Catholic Transcript Magazine of the Roman Catholic Archdiocese of Hartford Connecticut

As we celebrate the 175th Anniversary of the Archdiocese, we look back… on July 22, 1960 when ground was broken for St. Philip Church, East Windsor.
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HARTFORD – Father Michael Joseph Flanagan, 82, a Missionary of Our Lady of La Salette, of 85 New Park Ave., died June 22, 2014, at St. Mary Home in West Hartford.

He was born Aug. 7, 1931, in Medford, Mass., the son of the late Michael and Annie (O’Brien) Flanagan. He attended St. Patrick Grammar School in Watertown, Mass. He then entered high school at the La Salette Seminary in Hartford, and continued on to junior college at La Salette in Hartford and Bloomfield. He entered the order’s novitiate on July 1, 1952, and made his first profession of vows on July 2, 1953.

After ordination to the priesthood on May 28, 1960, he was appointed the assistant director at the La Salette Shrine in Ipswich before being assigned as assistant pastor at Our Lady of Sorrows Parish in Hartford.

In 1967, he was named assistant pastor of St. Peter Parish in Dagenham, England, and in 1975, pastor of Our Lady of La Salette Parish in Rainham, England. Other assignments included parishes in Danielson as well as in Georgia.

In 2001, Father Flanagan was named senior priest in residence at Blessed Trinity Parish in Orlando, Fla., where he remained until 2009 when he was assigned to live at Hartford House in Hartford.

In addition to his La Salette community, Father Flanagan is survived by a brother-in-law, nephew and many other relatives and friends.

A Mass of Christian Burial was concelebrated on June 25 at the La Salette Chapel in Hartford. Burial was in Mount St. Benedict Cemetery in Bloomfield.

Contributions in Father Flanagan’s memory may be made to: Missionaries of La Salette Retirement Fund, 915 Maple Ave., Hartford, CT 06114-2330.

alertAt the Spring Assembly of the U.S. bishops, Cardinal Joseph Tobin suggested that a delegation ofbishops go to the border to see for themselves what was happening to newly arrived immigrants, families and children. On July 1 and 2, Cardinal Daniel DiNardo, president of the U.S. bishops conference, and five other bishops conducted a pastoral visit to the diocese of Brownsville, Texas. Stops included Mass at the Shrine of Our Lady of San Juan del Valle with the community, a visit to anHHS/OBR Shelter and Mass for the families there, a visit to the Customs and Border Patrol processing center in McAllen, TX, and a press conference at the end of their visit. Catholic News Service accompanied the bishops on their border trip.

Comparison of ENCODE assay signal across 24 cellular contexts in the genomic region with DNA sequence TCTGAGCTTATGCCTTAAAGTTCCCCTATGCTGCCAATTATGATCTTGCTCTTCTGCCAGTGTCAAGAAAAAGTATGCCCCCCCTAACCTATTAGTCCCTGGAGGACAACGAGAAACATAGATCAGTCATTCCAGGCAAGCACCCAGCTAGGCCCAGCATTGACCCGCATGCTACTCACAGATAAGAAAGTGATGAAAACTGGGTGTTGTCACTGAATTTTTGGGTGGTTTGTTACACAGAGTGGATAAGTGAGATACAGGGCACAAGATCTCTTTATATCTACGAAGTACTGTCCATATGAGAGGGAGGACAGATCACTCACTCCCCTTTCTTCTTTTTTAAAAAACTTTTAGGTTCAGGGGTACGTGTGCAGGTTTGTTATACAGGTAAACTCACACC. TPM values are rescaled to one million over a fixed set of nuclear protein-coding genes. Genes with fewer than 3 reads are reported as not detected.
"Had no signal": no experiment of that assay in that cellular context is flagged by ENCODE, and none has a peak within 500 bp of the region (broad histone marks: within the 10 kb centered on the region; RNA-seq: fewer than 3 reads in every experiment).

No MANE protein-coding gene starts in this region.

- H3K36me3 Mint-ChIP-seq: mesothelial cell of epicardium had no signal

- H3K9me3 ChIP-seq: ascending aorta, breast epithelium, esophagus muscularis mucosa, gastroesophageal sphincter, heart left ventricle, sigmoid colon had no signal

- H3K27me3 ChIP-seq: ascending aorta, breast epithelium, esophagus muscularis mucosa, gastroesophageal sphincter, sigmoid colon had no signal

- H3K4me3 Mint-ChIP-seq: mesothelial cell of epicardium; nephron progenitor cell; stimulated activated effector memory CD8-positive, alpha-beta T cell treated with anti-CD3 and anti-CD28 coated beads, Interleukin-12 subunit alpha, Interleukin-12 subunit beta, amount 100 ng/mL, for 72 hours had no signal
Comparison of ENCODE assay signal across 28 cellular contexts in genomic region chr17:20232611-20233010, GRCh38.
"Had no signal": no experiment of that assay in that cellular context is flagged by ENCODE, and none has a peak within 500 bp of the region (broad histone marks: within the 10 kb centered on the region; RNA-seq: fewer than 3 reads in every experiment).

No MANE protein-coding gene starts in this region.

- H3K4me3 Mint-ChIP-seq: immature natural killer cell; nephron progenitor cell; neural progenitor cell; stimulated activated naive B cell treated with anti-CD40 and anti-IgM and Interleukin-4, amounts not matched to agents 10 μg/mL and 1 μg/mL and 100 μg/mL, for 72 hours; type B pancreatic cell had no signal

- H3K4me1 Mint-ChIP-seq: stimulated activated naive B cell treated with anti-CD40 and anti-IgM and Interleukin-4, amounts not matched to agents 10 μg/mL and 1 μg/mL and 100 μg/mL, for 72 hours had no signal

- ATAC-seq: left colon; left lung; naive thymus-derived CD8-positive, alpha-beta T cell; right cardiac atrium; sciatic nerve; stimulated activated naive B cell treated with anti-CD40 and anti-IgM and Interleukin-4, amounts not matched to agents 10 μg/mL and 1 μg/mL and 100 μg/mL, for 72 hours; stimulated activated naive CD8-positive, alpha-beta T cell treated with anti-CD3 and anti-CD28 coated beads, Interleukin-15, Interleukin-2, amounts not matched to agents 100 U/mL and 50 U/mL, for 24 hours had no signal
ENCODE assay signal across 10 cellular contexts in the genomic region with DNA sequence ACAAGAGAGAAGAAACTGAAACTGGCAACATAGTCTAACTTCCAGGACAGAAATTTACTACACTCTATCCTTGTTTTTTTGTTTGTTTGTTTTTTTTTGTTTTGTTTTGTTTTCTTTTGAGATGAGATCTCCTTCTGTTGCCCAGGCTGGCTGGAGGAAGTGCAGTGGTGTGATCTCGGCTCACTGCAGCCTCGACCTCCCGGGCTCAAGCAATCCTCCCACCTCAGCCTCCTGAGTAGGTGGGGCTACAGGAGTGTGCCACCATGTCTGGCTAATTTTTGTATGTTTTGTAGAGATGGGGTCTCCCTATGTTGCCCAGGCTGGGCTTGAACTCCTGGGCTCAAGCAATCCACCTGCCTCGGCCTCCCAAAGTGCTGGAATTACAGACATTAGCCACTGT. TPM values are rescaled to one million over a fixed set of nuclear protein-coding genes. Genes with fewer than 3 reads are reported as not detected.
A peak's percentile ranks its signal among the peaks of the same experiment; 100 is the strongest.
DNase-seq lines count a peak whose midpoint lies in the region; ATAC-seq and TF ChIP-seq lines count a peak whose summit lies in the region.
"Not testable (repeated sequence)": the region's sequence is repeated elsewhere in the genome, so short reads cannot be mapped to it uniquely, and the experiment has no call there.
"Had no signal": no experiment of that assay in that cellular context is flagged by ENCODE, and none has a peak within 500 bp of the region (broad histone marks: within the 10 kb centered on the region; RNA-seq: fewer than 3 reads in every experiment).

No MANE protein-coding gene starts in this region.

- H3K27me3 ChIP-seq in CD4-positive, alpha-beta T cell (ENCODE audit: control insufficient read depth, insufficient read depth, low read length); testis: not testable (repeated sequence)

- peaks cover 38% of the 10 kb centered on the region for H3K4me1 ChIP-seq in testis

1. Backgrounder and analysis of the bishops’ trip to the border: Cardinal DiNardo told CNS, “You cannot look at immigration as an abstraction when you meet” the people behind the issue.
  2. At final press conference, Cardinal Daniel Dinardo said the church was willing to be part of any conversation to find humane solutions because even a policy of detaining families together in facilities caused “concern.”
  3. Bishops serve soup to immigrant families at a center run by Catholic Charities and listen to their stories. Scranton Bishop Joseph Bambera said he found hope in hearing the people in the room talk about what’s ahead. They didn’t speak of making money but of finding safety for their children, he said, driven by “the most basic instinct to protect your family.”
  4. At an opening Mass he Basilica of Our Lady of San Juan del Valle-National Shrine near McAllen, Texas, Bishop Daniel Flores of Brownsville told Massgoers, “The bishops are visiting here so they can stop and look and talk to people and understand, especially the suffering of many who are amongst us,”

A delegation of U.S. bishops goes on a fact-finding mission at the U.S.-Mexican border to learn more about Central American immigration detention.

Following their visit to an immigrant detention center, U.S. bishops said they are even more determined to call on Congress for comprehensive immigration reform.